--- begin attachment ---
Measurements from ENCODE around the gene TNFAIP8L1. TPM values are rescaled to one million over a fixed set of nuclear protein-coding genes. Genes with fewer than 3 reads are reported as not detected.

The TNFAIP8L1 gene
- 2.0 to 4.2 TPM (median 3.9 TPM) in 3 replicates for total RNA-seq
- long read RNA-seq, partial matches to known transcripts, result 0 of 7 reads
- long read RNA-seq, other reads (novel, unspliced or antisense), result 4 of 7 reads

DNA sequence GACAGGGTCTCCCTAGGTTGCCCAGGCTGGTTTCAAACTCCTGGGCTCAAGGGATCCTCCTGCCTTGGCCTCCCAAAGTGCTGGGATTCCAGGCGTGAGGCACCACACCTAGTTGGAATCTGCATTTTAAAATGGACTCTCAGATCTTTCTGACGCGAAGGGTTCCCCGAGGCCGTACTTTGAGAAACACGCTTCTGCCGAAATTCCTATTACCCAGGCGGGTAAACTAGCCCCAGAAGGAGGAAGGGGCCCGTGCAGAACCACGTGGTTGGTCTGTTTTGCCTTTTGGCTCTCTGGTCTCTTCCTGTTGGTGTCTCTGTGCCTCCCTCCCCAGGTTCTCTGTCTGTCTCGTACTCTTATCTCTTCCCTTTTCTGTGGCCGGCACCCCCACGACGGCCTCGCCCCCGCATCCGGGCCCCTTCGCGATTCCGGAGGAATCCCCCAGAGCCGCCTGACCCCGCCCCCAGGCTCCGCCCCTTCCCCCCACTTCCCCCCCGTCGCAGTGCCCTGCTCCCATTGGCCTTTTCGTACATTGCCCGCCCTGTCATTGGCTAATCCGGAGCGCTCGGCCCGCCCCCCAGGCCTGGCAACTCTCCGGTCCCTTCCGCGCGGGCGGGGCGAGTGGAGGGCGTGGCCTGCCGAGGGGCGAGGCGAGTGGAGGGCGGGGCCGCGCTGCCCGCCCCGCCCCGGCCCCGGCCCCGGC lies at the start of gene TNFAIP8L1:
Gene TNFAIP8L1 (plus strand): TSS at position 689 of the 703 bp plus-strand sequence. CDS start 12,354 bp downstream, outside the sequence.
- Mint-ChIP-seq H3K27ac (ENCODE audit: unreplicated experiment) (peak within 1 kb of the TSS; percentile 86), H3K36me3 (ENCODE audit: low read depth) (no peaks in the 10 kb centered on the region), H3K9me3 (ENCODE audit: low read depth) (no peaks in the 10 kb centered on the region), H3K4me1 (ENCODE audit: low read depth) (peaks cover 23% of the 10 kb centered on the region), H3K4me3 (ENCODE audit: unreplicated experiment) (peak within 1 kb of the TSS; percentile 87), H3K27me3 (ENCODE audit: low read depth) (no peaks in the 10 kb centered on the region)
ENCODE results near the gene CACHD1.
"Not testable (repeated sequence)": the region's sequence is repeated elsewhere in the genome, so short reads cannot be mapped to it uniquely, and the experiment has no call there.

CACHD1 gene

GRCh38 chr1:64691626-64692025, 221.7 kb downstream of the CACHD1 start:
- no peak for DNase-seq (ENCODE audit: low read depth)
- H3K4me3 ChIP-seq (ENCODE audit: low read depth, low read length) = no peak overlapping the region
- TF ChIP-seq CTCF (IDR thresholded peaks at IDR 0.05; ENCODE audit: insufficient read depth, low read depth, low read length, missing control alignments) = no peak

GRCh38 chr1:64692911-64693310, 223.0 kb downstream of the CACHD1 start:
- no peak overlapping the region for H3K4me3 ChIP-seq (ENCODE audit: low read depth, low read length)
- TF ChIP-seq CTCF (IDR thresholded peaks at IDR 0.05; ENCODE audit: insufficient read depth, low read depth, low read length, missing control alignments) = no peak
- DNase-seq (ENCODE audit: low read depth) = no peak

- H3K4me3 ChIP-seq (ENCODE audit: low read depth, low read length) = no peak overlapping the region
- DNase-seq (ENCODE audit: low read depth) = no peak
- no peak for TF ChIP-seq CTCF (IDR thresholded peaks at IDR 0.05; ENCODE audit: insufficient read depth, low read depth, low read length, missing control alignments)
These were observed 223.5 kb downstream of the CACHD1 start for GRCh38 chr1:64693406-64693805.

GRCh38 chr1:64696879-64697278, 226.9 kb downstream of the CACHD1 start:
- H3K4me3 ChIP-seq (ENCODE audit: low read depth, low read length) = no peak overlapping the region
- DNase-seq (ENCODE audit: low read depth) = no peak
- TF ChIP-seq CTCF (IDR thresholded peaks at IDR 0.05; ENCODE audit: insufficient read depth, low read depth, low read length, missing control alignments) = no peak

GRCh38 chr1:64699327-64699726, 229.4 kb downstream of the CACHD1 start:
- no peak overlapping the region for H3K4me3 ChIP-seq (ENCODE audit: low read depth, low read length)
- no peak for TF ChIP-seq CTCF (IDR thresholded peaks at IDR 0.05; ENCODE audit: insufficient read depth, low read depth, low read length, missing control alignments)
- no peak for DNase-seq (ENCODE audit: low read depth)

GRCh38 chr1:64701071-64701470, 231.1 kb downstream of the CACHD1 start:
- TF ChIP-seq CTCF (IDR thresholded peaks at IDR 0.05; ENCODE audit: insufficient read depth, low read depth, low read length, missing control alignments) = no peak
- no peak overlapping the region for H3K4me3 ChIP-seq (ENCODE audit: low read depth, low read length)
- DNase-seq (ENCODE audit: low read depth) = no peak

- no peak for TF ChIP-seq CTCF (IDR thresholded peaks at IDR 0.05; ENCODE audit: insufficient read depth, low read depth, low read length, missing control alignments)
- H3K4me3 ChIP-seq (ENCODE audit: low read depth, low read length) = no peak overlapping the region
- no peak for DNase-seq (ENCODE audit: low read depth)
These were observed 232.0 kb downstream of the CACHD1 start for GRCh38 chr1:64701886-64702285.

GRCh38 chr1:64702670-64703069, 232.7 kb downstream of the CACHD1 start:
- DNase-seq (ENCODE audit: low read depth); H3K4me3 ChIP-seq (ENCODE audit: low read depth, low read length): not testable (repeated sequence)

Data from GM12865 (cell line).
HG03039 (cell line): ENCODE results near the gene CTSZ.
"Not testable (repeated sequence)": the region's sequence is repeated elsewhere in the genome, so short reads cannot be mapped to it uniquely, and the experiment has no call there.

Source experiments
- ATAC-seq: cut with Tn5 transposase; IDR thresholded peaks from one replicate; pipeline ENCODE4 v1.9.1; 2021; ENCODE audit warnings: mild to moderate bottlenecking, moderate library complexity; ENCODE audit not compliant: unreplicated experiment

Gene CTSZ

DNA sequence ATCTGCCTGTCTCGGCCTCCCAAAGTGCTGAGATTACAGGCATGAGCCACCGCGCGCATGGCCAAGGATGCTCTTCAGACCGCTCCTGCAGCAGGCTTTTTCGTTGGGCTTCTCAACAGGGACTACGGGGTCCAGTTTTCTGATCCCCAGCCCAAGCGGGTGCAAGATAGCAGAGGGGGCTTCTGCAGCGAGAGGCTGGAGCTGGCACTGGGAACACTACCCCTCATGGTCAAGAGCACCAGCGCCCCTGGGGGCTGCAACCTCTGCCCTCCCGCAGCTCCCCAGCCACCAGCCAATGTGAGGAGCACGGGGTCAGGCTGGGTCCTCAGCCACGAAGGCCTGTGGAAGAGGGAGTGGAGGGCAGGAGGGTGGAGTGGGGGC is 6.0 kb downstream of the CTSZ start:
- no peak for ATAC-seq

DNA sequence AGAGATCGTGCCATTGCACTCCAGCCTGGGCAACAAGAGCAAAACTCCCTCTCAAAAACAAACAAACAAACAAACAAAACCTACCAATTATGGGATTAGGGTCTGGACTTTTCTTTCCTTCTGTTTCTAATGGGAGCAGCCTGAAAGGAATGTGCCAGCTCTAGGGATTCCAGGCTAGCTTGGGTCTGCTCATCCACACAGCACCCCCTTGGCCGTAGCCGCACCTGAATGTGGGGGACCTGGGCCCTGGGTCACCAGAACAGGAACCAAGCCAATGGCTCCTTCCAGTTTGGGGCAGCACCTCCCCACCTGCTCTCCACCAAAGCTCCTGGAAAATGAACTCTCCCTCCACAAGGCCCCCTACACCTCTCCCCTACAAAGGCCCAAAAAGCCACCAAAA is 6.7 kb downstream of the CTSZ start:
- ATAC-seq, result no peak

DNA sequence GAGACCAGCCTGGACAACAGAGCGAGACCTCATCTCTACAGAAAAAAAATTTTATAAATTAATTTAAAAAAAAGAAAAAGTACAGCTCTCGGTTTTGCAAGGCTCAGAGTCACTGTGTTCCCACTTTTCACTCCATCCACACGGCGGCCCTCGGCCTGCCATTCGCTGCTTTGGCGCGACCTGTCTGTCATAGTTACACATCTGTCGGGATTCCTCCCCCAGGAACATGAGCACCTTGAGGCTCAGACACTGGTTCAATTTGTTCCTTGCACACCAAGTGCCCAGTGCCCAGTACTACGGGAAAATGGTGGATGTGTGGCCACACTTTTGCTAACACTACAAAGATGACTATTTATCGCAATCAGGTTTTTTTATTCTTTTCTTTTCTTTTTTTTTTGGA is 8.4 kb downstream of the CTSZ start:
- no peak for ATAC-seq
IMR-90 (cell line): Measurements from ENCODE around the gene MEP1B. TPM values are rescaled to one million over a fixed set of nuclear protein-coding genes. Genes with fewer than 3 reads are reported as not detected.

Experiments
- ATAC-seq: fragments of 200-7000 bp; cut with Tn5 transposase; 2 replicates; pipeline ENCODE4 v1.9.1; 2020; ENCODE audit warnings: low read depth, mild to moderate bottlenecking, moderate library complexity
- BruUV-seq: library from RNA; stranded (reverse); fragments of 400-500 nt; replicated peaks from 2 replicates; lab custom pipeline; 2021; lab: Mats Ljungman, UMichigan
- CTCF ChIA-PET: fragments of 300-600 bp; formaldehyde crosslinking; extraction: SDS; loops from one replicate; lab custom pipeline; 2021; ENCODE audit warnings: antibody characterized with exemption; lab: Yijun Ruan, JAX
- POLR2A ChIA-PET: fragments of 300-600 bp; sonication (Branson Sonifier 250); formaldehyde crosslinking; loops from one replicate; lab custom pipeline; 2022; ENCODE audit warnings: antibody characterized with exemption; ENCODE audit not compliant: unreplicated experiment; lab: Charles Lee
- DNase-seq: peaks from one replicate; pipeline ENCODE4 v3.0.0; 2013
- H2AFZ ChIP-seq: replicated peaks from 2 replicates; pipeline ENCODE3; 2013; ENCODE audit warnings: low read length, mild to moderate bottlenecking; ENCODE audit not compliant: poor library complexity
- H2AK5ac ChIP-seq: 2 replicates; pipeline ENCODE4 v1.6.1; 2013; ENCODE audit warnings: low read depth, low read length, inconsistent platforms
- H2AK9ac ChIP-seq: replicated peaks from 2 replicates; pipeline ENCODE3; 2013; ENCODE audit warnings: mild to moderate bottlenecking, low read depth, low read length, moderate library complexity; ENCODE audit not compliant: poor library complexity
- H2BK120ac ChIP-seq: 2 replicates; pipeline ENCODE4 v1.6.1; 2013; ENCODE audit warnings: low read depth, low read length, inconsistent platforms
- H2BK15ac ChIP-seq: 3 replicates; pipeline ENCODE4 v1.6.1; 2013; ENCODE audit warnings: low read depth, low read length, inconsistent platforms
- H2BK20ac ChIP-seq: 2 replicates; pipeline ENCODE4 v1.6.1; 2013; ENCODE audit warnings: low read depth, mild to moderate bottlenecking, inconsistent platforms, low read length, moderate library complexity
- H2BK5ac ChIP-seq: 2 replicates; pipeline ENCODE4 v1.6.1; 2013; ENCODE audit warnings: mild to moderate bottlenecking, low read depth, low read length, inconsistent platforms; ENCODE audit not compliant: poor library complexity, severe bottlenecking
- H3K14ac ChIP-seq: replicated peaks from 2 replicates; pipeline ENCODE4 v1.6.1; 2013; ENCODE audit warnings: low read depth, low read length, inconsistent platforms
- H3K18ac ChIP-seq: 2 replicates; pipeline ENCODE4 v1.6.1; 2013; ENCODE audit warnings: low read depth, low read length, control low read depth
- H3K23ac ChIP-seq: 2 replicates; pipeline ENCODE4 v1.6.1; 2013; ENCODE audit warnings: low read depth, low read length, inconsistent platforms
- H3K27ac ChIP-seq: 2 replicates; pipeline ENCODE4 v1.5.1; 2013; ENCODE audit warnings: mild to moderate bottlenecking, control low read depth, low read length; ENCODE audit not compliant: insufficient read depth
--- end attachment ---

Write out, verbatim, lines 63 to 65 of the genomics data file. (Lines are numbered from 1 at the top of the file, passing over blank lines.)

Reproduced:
- H2AK9ac ChIP-seq: replicated peaks from 2 replicates; pipeline ENCODE3; 2013; ENCODE audit warnings: mild to moderate bottlenecking, low read depth, low read length, moderate library complexity; ENCODE audit not compliant: poor library complexity
- H2BK120ac ChIP-seq: 2 replicates; pipeline ENCODE4 v1.6.1; 2013; ENCODE audit warnings: low read depth, low read length, inconsistent platforms
- H2BK15ac ChIP-seq: 3 replicates; pipeline ENCODE4 v1.6.1; 2013; ENCODE audit warnings: low read depth, low read length, inconsistent platforms